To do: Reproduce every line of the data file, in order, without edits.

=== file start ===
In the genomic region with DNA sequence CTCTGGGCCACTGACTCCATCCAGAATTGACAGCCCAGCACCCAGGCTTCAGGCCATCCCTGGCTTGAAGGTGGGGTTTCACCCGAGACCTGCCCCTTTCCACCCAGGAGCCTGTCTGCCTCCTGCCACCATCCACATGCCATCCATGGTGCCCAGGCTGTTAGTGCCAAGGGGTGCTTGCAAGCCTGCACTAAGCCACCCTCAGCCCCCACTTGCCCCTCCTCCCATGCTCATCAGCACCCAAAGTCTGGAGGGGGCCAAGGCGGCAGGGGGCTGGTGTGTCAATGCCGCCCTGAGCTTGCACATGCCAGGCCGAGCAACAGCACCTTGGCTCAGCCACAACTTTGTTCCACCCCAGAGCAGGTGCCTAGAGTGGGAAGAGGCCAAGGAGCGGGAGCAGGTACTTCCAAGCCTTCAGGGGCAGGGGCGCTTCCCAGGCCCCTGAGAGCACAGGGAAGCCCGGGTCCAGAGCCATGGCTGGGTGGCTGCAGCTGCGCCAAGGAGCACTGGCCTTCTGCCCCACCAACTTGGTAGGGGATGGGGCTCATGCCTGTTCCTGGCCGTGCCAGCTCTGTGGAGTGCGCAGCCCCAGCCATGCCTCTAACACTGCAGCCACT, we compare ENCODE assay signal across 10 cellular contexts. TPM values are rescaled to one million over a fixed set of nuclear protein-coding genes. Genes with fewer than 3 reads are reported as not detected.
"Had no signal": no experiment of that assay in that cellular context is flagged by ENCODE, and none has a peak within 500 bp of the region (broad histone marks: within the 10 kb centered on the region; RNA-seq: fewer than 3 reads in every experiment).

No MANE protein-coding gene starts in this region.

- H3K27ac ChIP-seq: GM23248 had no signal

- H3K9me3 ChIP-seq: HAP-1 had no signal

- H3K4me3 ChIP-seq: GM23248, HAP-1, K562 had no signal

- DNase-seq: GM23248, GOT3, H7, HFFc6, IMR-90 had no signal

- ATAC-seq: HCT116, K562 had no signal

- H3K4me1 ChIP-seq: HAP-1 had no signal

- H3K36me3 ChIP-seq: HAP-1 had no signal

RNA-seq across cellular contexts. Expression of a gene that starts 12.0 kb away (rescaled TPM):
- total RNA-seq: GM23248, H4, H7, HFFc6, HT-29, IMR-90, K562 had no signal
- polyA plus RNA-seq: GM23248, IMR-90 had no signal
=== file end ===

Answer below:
In the genomic region with DNA sequence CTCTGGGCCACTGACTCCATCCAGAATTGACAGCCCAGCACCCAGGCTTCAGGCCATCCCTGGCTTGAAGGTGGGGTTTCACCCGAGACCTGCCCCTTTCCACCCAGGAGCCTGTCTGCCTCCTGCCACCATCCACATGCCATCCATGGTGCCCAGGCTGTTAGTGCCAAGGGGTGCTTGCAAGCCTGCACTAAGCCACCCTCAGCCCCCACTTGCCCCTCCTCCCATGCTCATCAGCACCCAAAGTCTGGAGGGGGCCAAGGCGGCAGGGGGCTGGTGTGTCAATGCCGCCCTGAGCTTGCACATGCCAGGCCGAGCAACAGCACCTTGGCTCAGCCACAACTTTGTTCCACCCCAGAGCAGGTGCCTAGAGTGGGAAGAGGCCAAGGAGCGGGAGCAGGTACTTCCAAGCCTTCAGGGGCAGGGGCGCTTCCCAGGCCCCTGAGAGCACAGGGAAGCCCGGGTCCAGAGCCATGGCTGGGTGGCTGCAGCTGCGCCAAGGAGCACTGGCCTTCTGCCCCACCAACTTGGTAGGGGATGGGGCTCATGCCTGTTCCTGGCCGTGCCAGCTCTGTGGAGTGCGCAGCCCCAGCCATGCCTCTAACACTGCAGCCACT, we compare ENCODE assay signal across 10 cellular contexts. TPM values are rescaled to one million over a fixed set of nuclear protein-coding genes. Genes with fewer than 3 reads are reported as not detected.
"Had no signal": no experiment of that assay in that cellular context is flagged by ENCODE, and none has a peak within 500 bp of the region (broad histone marks: within the 10 kb centered on the region; RNA-seq: fewer than 3 reads in every experiment).

No MANE protein-coding gene starts in this region.

- H3K27ac ChIP-seq: GM23248 had no signal

- H3K9me3 ChIP-seq: HAP-1 had no signal

- H3K4me3 ChIP-seq: GM23248, HAP-1, K562 had no signal

- DNase-seq: GM23248, GOT3, H7, HFFc6, IMR-90 had no signal

- ATAC-seq: HCT116, K562 had no signal

- H3K4me1 ChIP-seq: HAP-1 had no signal

- H3K36me3 ChIP-seq: HAP-1 had no signal

RNA-seq across cellular contexts. Expression of a gene that starts 12.0 kb away (rescaled TPM):
- total RNA-seq: GM23248, H4, H7, HFFc6, HT-29, IMR-90, K562 had no signal
- polyA plus RNA-seq: GM23248, IMR-90 had no signal